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Geographies of Solitude [2022]: ‘Berlinale’ Review – A visually stunning documentary on a solo woman living on an island

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Zoe Lucas is the voice that guides Geographies of Solitude, the new documentary directed by Jacquelyn Mills, that premiered at the 2022 Berlin Film Festival. It won’t be surprising if you didn’t know about Lucas, who has spent more than four decades in Sable Island, a remote strip of land that is considered one of Canada’s farthest islands. She keeps company- horses mainly, birds, seals, and insects.




Geographies of Solitude understands the subjects and their fascinations, reviving this singular experience with a carefully controlled interplay of reactionary detail and questions on survival. “This is more about experiencing Sable-” she says in a matter-of-fact way that belies her jaw-dropping passion for the environment. It is her island at the end of the day. She takes care of it. This is a highwire of a story, seeking a landscape through the lens of an individual deeply invested in her lifelong commitment to a piece of earth.

Related to Geographies of Solitude [2022] – The City and the City [2022] ‘Berlinale’ Review: The Holocaust Documentary Is Ingenious & Provocative

Mills yields a vividly sensual visual tone to the proceedings- this is not the usual documentation of wildlife in their natural habitat, but of the privacy of living without any modern intervention. Geographies of Solitude fills the frame with slow, static shots of horses grazing, and seals bathing in water. From the introductory scenes itself – it does not feel like another documentary about animals as seen through the eyes of a person. The film expands the lives of these animals as their selves, living far away from any manmade exploitations. This is not a documentary on Lucas but the life she is surrounded with.

Filled in with a voiceover by Lucas herself, Geographies of Solitude finds unexpected grandiosity in its visual storytelling. It opens up enormously in its sounds and images, for the audience to find room within. There are long shots of seals swimming and horses running yet none of them feel one-note or repetitive since the scenes are merged with a string of color-coded visuals and a careful voiceover. Sparse dialogue is the key- there are no extravagant comments on hardships and life away from the populace. It creates a whole lot of difference in understanding the position of Lucas on the island.

Geographies of Solitude

We hear the sound created by some of the animals through their rhythmic gliding over an electrode. We see Lucas’s vast expanse of research and archive on every species in Sable Island. She comments how there are species that she hasn’t heard of before- and it is important that each species has an opportunity to complete its lifespan. Her notebook, exquisitely maintained and updated, is a thing of wonder. She collects data of each species painstakingly, with detailed labels on lifespan and migration. Mills cleverly glides over her notebook with a winning sense of humility.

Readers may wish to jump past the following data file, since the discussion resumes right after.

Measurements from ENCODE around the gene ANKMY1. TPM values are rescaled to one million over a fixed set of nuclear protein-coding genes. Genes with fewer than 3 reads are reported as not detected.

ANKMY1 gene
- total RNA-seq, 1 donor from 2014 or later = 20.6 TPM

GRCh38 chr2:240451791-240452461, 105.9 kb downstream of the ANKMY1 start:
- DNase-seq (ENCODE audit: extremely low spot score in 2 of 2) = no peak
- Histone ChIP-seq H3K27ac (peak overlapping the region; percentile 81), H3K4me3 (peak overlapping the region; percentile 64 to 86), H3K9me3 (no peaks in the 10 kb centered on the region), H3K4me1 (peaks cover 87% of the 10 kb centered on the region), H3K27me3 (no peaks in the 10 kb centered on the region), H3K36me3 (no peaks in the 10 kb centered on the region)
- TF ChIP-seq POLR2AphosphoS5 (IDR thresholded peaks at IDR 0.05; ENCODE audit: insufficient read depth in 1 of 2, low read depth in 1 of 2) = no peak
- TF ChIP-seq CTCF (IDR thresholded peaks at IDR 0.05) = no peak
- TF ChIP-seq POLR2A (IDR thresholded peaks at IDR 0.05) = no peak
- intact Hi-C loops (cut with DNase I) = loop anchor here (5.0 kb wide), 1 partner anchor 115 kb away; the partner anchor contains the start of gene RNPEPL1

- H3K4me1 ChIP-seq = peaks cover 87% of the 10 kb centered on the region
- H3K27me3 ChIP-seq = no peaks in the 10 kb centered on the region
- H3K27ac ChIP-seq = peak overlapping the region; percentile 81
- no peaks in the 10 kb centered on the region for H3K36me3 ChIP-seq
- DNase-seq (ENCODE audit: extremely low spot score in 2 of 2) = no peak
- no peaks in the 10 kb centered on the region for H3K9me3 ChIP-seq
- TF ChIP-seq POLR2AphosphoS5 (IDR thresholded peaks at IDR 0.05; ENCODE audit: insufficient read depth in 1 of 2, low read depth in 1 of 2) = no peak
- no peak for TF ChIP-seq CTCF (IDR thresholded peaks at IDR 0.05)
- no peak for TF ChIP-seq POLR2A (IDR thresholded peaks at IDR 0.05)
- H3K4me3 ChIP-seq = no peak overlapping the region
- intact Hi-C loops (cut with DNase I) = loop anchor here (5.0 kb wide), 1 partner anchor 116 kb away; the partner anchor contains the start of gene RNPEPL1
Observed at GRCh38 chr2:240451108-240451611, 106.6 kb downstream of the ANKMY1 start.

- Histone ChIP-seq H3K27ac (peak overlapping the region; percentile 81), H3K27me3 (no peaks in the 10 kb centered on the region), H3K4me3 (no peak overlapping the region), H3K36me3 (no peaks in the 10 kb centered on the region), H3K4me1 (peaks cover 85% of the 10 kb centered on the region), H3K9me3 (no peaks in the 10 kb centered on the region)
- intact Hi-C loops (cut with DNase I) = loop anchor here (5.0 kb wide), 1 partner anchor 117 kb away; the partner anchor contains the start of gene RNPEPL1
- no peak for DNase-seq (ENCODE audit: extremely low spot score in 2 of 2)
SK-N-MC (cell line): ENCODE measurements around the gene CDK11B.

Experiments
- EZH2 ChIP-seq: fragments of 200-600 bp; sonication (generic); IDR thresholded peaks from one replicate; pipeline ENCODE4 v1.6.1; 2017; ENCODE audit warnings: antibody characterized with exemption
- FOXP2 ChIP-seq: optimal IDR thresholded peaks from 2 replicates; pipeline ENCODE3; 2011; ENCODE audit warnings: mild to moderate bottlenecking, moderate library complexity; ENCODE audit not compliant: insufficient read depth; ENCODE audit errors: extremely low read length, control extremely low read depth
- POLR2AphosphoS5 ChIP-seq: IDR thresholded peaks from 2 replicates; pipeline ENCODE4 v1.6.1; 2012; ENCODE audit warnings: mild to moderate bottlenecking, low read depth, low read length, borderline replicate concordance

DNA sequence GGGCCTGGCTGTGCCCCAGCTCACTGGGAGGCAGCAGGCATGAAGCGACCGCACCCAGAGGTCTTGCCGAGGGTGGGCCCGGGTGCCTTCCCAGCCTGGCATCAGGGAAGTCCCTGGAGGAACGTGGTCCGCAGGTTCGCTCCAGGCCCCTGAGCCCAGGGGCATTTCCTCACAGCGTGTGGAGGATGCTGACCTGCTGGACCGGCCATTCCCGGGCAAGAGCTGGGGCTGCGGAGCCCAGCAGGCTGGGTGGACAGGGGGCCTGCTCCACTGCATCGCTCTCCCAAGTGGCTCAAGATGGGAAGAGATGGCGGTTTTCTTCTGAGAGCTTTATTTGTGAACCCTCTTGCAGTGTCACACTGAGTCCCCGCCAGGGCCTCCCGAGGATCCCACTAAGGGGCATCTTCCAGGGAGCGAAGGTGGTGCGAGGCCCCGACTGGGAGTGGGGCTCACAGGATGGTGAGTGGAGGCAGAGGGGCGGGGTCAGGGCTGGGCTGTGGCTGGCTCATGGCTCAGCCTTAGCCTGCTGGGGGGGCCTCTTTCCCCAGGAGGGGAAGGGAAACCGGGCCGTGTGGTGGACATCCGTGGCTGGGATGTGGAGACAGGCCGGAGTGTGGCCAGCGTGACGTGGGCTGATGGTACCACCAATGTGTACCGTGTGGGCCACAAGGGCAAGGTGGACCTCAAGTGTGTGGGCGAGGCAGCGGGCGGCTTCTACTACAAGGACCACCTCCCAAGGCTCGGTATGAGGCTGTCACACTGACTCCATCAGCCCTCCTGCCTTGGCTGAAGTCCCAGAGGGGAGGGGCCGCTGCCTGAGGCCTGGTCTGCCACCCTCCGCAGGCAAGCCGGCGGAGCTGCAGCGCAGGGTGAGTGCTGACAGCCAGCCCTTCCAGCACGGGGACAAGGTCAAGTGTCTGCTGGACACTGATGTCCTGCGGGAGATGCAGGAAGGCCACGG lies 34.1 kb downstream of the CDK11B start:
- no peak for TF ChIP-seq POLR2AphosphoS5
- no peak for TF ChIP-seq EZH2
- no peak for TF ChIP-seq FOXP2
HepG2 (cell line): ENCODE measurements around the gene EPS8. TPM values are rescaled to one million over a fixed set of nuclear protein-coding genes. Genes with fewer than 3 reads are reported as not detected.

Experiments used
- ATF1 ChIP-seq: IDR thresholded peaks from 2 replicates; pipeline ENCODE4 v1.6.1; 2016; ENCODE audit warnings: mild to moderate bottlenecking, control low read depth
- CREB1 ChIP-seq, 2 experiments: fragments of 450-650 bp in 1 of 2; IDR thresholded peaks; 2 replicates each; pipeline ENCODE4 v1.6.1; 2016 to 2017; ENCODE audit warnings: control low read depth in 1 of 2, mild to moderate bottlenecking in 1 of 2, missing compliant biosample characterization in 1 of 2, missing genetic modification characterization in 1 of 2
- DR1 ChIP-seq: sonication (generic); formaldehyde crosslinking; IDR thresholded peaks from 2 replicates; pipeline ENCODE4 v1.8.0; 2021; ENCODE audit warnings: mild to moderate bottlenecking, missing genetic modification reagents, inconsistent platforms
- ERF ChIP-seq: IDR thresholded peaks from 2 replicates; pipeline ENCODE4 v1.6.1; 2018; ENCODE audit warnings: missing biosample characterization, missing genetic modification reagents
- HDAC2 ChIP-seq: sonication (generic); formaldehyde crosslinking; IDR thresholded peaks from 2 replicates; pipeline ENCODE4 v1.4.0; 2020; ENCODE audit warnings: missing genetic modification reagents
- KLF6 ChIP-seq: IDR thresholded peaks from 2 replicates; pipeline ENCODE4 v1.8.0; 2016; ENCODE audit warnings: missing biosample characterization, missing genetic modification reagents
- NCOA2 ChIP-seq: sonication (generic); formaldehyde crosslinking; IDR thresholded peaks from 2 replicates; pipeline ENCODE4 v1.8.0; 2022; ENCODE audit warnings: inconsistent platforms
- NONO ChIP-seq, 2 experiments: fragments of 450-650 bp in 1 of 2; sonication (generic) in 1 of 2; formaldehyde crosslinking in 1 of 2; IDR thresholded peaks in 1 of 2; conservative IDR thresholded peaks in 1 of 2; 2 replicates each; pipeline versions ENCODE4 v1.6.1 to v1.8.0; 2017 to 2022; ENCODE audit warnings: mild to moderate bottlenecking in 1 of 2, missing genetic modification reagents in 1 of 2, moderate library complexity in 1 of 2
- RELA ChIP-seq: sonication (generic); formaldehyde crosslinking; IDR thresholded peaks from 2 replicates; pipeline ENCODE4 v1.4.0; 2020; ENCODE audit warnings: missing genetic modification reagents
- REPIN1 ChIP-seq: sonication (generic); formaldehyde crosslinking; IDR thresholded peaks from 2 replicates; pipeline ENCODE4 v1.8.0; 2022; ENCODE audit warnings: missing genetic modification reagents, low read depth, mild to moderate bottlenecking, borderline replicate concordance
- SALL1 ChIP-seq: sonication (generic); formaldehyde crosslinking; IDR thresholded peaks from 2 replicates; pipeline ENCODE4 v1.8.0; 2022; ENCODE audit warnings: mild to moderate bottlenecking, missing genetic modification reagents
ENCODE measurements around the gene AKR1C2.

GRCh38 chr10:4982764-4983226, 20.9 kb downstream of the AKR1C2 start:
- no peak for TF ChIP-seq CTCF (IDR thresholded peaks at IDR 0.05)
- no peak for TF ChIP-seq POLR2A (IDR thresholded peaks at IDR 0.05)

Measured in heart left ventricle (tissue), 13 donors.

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We get glimpses of decades-old anecdotes and a brief visit of Jacques Cousteau visit, but rarely do we get any details about Lucas herself. Not until the last couple of scenes, do we realize that there exists a sense of regret, that catches the audience immediately, because of the distance that time has created for her survival in a way. Her room is a defiant mess- scattered beads and sheets and papers all across the place- and Mills catches them all. This is a woman who is hosting the audience in her home, and leading them into her history.




Lyrical and visually sumptuous, Geographies of Solitude takes its time to dive deep into the livelihood of its flora and fauna. When it does, it opens up enormously, with glorious soundscapes of insects and seals, blurred footage juxtaposed with the images creating a hallucinating interpretation on the cross between nature and technology. Yet it does not culminate into making overdue statements on preservation and sustainability. Here is a woman who is at the cusp of preservation and destruction- the winds trail the debris wherever it goes, and there is always a bucket full of plastic waste and brand labels. The damages are all there, along with the arranged visits, yielding a formidable political commentary on the callousness as well as the hypocrisy of it all. As Lucas trails off for yet another day, all by herself, you don’t want to lose sight of her. Still, you wish her well.

Read more reviews from our Berlin Film Festival Coverage Here.
For further information about the event visit the berlin film festival website here.
The city and the city links: IMDb

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